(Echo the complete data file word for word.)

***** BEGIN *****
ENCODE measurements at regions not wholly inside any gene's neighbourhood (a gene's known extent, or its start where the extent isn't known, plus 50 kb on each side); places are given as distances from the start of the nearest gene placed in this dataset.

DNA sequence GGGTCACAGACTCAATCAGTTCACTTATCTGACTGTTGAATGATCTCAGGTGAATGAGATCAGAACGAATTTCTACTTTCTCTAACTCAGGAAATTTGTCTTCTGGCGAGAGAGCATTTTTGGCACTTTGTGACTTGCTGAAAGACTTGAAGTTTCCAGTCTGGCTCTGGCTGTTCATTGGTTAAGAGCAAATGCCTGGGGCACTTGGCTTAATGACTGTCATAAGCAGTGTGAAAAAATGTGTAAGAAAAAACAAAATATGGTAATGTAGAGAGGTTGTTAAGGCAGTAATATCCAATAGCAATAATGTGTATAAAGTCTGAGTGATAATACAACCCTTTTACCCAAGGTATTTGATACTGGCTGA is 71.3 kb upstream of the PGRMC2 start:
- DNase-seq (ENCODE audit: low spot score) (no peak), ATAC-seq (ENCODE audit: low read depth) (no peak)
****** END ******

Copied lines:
ENCODE measurements at regions not wholly inside any gene's neighbourhood (a gene's known extent, or its start where the extent isn't known, plus 50 kb on each side); places are given as distances from the start of the nearest gene placed in this dataset.

DNA sequence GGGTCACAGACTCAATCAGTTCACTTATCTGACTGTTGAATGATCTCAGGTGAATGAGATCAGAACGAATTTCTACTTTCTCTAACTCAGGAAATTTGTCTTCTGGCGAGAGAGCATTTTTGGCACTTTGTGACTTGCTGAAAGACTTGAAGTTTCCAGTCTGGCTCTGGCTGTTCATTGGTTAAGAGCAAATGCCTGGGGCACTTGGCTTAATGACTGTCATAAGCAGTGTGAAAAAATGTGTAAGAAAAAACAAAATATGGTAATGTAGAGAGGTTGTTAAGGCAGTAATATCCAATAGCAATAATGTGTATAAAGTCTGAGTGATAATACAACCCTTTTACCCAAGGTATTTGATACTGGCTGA is 71.3 kb upstream of the PGRMC2 start:
- DNase-seq (ENCODE audit: low spot score) (no peak), ATAC-seq (ENCODE audit: low read depth) (no peak)